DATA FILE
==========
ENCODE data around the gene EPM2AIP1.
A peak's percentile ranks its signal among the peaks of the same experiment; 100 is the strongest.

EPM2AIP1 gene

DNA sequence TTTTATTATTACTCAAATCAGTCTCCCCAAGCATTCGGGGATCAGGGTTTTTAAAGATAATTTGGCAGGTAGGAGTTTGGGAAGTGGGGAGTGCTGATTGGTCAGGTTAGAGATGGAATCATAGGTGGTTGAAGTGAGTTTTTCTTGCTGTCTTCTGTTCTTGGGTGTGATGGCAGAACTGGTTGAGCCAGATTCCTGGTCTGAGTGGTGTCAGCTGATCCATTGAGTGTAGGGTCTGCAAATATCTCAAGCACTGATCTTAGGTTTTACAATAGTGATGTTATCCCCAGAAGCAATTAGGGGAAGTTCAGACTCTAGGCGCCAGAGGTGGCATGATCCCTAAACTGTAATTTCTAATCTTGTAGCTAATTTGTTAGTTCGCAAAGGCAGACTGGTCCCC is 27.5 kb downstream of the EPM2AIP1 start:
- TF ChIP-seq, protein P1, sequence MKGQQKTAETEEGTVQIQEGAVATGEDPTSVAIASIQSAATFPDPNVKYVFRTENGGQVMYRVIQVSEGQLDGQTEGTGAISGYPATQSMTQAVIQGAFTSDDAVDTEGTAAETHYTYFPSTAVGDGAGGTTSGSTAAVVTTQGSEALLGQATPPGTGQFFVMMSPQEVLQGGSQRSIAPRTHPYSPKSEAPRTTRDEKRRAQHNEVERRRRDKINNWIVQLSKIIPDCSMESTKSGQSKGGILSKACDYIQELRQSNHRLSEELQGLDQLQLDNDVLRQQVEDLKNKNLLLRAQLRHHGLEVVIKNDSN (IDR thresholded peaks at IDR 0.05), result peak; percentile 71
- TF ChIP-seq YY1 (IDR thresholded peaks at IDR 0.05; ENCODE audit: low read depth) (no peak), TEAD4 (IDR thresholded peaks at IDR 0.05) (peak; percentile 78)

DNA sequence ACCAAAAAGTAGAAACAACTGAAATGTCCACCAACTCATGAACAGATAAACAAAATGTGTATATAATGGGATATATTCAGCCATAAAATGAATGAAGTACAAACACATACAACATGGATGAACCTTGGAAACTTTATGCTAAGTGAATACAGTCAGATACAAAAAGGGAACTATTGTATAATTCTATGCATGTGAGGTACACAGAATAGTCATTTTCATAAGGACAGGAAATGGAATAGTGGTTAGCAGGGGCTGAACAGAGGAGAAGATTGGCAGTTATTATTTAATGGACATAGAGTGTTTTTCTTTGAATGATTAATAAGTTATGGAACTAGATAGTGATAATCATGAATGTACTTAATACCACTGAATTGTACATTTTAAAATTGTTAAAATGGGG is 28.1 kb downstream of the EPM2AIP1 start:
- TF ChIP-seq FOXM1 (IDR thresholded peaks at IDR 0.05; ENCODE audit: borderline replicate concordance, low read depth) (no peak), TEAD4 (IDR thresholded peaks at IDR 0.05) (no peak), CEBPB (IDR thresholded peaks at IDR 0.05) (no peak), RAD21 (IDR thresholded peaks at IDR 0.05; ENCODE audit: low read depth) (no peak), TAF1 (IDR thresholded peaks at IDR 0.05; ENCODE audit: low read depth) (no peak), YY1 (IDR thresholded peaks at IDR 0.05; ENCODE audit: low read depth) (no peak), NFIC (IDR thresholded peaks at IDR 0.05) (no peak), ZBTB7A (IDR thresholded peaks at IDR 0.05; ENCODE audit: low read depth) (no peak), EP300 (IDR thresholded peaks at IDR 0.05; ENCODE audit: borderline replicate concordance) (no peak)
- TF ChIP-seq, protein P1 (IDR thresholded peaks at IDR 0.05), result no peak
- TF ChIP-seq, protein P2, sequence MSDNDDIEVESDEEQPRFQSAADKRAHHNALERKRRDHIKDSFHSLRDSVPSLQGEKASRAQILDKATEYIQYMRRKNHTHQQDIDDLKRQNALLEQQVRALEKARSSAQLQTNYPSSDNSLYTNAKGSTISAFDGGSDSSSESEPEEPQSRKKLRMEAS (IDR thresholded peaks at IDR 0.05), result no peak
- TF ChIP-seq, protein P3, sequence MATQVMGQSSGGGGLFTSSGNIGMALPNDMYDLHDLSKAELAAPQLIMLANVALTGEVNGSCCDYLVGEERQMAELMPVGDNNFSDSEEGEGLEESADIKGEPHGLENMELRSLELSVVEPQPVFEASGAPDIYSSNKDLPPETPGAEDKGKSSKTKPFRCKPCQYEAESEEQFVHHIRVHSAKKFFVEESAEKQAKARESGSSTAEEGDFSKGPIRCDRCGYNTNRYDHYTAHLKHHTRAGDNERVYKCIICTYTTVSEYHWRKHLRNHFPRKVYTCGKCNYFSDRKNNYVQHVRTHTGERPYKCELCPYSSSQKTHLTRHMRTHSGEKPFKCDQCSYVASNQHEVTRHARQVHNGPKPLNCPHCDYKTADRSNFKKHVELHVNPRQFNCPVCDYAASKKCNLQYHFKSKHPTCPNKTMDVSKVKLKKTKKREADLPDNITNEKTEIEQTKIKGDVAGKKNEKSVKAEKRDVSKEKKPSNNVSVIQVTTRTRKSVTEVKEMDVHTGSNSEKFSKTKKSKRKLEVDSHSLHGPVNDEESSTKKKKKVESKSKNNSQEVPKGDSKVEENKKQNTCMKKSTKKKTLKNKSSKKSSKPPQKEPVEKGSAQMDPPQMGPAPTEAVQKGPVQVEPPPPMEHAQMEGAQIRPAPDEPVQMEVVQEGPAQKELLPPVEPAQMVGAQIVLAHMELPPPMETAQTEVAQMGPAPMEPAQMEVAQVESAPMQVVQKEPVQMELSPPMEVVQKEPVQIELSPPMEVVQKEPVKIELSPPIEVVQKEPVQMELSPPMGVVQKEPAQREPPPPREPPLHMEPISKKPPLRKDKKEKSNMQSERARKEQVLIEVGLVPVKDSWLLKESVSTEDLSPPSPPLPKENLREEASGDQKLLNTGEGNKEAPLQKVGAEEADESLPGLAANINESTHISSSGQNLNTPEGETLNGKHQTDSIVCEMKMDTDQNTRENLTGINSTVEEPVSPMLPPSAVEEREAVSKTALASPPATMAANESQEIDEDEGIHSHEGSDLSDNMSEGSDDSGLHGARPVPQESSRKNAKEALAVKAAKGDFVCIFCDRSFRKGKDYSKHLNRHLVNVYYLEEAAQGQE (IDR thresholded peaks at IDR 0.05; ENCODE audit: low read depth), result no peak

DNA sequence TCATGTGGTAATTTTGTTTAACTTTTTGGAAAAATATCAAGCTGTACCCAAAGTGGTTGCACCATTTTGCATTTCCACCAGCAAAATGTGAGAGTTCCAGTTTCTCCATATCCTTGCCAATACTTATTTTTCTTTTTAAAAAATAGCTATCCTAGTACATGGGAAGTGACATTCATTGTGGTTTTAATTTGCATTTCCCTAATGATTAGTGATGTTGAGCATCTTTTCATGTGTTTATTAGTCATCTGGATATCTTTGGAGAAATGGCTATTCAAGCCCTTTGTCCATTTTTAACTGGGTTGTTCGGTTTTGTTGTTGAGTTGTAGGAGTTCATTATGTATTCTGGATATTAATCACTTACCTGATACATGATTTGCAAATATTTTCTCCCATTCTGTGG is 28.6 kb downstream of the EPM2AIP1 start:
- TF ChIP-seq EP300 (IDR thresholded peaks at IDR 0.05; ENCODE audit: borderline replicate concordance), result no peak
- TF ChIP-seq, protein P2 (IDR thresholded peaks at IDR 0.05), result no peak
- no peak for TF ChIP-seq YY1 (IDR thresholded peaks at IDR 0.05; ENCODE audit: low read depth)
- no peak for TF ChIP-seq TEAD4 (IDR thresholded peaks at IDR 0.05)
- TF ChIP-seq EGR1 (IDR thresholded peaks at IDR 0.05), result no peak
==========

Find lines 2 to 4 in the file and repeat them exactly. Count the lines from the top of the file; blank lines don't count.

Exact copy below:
A peak's percentile ranks its signal among the peaks of the same experiment; 100 is the strongest.

EPM2AIP1 gene

DNA sequence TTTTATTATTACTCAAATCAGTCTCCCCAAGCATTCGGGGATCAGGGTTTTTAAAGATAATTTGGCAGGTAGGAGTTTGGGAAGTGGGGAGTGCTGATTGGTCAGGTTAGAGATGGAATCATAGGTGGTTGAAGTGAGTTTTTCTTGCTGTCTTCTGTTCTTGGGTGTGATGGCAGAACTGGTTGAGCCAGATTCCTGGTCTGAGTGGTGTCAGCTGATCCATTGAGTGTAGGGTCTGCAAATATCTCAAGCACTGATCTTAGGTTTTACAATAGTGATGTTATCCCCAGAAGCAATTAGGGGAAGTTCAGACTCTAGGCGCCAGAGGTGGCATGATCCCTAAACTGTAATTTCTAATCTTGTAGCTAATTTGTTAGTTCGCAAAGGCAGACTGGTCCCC is 27.5 kb downstream of the EPM2AIP1 start: